The statement said that Deputy President Motlanthe, who was at the time the secretary-general of the African National Congress, had intervened with the authorities in Iraq in order to ensure that they adhered to the decisions and rules determined by the UN Security Council Oil for Food Programme in Iraq.

Donen also stated that the former director-general of the Department of Minerals and Energy, Sandile Nogxina, "made a valuable contribution to the commission's work", that "no blame could be attached to the director-general" and that "his personal involvement as a participant in illicit activities was so remote as to not even warrant any consideration of his culpability or otherwise".

The statement said that in the case of the Minister of Human Settlements Tokyo Sexwale, who was in business at the time, the Commission "exonerated Sexwale from liability as a participant in illicit activities".

The report stated that Sandile Majali, who died a year ago, had undertaken to pay the surcharge to the Iraqi authorities, contrary to the UN programme; that it seemed he had only made partial surcharge payments and that again there was no evidence that he had acted contrary to any South African laws.

"It has to be stressed that the Donen Report does not make any definitive final findings in respect of the conduct of the named individuals in so far as the impact of such conduct on United Nations Resolutions and Policy is concerned," the Presidency statement said.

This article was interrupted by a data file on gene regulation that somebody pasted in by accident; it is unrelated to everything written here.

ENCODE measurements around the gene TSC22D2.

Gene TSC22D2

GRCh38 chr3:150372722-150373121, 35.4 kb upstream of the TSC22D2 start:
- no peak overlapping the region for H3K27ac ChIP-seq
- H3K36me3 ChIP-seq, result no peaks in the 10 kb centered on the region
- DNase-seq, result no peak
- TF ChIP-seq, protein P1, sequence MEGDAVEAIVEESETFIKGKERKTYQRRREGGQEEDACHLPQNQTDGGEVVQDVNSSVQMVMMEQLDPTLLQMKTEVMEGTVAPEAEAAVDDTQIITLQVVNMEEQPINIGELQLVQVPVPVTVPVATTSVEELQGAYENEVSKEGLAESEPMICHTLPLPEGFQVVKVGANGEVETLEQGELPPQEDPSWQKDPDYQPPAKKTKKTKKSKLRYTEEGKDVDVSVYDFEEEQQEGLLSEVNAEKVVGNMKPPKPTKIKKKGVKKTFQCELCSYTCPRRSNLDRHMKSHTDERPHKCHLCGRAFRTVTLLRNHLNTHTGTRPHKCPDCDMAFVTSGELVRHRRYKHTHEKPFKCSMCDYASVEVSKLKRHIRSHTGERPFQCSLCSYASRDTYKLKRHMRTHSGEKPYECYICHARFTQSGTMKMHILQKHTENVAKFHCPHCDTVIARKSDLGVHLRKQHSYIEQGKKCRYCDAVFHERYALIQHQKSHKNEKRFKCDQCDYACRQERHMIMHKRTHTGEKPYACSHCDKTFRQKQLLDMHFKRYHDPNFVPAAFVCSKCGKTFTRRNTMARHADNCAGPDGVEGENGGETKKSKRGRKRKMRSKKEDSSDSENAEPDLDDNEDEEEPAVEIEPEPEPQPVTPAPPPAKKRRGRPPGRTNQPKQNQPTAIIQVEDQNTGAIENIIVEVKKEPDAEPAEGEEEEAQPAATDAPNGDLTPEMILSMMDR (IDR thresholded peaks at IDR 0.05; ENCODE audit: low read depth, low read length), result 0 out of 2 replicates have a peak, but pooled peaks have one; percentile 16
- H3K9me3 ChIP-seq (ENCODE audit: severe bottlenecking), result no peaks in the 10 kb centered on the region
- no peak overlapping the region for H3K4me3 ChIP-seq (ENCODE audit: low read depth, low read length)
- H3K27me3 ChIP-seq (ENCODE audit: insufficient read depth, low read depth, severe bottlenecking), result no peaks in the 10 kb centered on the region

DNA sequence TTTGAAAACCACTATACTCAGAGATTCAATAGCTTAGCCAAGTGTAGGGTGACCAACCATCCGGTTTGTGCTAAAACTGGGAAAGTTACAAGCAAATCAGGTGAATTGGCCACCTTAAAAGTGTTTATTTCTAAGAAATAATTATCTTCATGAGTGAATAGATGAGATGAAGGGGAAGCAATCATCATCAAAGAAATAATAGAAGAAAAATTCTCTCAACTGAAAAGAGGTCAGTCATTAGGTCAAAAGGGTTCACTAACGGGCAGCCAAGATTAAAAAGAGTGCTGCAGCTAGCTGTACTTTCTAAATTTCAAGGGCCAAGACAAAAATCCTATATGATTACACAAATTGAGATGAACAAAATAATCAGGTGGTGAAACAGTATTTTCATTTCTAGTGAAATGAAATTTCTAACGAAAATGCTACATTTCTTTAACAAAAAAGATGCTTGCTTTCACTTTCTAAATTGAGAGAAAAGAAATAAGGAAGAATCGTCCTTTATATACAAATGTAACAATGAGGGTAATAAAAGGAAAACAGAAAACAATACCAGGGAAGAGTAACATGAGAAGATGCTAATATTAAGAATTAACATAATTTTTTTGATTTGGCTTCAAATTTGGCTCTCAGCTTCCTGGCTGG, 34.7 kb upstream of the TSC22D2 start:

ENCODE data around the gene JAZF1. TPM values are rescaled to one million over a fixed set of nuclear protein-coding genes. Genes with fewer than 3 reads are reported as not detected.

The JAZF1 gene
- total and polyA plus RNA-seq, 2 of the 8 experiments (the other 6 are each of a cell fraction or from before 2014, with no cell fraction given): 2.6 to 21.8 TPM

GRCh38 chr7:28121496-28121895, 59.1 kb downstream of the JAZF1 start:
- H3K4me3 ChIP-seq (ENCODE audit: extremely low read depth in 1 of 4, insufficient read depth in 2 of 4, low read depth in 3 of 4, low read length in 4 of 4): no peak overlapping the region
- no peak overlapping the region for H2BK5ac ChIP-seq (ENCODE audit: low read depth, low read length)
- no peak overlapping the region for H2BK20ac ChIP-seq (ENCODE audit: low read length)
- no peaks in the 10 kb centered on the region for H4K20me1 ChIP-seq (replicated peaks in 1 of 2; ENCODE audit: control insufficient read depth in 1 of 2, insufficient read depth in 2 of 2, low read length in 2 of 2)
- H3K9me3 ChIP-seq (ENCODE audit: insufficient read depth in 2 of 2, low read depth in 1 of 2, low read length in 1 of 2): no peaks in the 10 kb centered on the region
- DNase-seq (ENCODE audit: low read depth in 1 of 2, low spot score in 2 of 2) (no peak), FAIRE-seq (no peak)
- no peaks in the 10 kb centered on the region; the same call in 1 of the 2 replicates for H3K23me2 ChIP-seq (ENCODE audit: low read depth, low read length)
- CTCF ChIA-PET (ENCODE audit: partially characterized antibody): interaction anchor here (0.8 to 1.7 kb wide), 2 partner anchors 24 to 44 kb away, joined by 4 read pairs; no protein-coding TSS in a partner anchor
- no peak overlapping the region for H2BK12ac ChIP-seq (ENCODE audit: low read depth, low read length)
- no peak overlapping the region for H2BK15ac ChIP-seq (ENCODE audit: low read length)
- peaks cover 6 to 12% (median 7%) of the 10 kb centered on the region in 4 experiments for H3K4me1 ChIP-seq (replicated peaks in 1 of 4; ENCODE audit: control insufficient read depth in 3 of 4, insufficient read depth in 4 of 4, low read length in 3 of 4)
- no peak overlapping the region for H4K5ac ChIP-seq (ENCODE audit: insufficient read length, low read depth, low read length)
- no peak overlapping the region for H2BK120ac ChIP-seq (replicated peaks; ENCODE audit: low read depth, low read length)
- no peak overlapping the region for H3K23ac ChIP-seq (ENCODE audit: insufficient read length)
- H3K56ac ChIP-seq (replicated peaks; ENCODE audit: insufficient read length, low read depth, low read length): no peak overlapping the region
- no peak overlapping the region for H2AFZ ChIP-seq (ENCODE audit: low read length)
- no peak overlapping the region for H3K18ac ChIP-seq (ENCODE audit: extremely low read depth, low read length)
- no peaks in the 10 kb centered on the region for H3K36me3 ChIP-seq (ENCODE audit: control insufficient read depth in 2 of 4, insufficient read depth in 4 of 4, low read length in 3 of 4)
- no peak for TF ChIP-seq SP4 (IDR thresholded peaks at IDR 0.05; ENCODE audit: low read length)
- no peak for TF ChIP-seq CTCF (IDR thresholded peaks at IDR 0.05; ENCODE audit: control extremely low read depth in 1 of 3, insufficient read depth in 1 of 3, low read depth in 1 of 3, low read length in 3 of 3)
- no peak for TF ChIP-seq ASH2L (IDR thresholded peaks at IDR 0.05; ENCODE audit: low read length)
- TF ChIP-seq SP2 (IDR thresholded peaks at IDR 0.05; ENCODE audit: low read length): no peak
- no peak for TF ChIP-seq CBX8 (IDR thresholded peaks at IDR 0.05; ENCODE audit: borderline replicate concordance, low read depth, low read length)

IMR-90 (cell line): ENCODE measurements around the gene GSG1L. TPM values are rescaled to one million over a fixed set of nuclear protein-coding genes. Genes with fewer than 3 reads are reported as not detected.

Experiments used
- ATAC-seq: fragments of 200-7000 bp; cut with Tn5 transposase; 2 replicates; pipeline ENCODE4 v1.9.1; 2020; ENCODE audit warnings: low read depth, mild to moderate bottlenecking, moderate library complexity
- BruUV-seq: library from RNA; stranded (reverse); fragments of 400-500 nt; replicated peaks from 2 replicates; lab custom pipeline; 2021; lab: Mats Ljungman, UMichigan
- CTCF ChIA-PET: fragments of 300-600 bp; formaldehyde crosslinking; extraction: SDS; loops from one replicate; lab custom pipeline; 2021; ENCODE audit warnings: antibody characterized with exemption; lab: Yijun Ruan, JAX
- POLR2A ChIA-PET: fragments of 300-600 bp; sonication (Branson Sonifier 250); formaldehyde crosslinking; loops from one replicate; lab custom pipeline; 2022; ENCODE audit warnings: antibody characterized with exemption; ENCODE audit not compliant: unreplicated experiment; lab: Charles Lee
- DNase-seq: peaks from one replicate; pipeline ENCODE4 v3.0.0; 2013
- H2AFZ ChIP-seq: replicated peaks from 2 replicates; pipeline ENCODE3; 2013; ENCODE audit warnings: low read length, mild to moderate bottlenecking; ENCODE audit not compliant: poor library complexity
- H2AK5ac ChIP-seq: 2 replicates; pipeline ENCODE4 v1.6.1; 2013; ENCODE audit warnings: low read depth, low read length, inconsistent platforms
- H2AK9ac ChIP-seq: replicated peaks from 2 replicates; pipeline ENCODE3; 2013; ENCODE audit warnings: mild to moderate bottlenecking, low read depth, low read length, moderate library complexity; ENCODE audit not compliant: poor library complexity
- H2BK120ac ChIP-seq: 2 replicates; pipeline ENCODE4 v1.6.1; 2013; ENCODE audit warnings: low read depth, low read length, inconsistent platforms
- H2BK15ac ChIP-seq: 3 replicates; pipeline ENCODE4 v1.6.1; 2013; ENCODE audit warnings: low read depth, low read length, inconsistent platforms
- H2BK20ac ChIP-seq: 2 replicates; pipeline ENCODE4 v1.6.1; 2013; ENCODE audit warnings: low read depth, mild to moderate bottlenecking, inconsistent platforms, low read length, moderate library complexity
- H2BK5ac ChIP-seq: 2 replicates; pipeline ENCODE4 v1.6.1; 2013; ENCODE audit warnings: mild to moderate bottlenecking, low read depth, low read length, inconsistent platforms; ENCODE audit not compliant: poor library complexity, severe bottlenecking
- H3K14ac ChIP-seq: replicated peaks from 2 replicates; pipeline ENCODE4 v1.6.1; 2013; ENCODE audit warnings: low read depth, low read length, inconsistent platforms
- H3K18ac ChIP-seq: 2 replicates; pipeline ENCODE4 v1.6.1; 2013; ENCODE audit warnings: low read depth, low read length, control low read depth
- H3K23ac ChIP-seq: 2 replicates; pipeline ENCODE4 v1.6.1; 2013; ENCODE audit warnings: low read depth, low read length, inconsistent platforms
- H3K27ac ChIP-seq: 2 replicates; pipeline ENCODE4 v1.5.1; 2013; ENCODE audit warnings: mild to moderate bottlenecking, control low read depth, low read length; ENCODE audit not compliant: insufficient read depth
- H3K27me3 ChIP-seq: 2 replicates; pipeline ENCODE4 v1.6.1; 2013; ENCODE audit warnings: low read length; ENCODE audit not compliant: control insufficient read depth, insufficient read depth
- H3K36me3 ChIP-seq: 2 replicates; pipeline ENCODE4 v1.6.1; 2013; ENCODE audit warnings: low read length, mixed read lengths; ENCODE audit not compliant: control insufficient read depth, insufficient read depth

Former President Thabo Mbeki commissioned the Donen inquiry in 2006 after the US government accused South African companies of paying a "surcharge" to the Iraqi government, led by Saddam Hussein, to obtain oil, which should have been traded for food instead.

The final, of three parts to the report, was submitted to President Mbeki in June 2006 and it had been under wraps since then.

Presidential spokesperson Mac Maharaj has said the information in the Donen reports had to be treated with care and that President Zuma was "aware of the potential misuse of the contents of the report".

"We wish to caution that the comments made in the report about individuals must not be elevated to findings of fact as these were interim and untried comments," Maharaj said.